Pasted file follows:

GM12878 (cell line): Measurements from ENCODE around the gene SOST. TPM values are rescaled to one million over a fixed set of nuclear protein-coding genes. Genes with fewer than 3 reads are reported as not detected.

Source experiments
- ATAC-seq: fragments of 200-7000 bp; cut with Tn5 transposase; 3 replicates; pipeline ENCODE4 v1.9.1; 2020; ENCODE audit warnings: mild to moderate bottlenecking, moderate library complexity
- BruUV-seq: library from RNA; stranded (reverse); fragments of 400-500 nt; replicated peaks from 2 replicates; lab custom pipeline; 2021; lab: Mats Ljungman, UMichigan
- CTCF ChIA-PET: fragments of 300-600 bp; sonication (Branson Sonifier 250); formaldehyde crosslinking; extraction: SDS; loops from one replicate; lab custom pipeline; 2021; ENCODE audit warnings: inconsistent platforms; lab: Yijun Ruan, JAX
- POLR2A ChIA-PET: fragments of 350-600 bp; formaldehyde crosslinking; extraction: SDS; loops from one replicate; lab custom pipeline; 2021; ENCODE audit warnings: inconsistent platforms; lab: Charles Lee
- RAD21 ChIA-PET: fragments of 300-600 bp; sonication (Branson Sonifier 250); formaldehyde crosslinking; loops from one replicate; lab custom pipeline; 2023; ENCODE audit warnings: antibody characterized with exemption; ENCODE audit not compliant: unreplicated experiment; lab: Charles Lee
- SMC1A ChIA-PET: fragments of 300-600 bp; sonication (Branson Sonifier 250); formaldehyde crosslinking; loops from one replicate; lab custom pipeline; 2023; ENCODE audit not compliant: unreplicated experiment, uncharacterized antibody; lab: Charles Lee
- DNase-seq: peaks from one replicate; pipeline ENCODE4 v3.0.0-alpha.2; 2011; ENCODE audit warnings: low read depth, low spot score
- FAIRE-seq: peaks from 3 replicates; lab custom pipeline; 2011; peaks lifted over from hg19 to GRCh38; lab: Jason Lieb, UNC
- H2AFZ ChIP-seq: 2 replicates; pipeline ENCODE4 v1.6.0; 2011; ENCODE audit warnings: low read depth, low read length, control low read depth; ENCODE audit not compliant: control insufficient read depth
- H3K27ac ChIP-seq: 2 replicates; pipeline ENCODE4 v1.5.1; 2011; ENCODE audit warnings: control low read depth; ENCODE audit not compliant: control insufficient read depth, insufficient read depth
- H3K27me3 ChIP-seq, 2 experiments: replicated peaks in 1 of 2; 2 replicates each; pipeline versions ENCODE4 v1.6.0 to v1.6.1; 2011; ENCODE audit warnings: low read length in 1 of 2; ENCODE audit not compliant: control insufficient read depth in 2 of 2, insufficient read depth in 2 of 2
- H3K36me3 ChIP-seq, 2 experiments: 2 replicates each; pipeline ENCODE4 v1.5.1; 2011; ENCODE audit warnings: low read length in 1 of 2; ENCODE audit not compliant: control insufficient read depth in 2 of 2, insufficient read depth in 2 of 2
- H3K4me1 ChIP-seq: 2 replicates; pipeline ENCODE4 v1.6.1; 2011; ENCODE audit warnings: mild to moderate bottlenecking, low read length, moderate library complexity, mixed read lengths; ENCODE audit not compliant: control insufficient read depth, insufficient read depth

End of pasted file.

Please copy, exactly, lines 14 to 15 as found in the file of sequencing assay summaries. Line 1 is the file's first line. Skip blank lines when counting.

- H3K36me3 ChIP-seq, 2 experiments: 2 replicates each; pipeline ENCODE4 v1.5.1; 2011; ENCODE audit warnings: low read length in 1 of 2; ENCODE audit not compliant: control insufficient read depth in 2 of 2, insufficient read depth in 2 of 2
- H3K4me1 ChIP-seq: 2 replicates; pipeline ENCODE4 v1.6.1; 2011; ENCODE audit warnings: mild to moderate bottlenecking, low read length, moderate library complexity, mixed read lengths; ENCODE audit not compliant: control insufficient read depth, insufficient read depth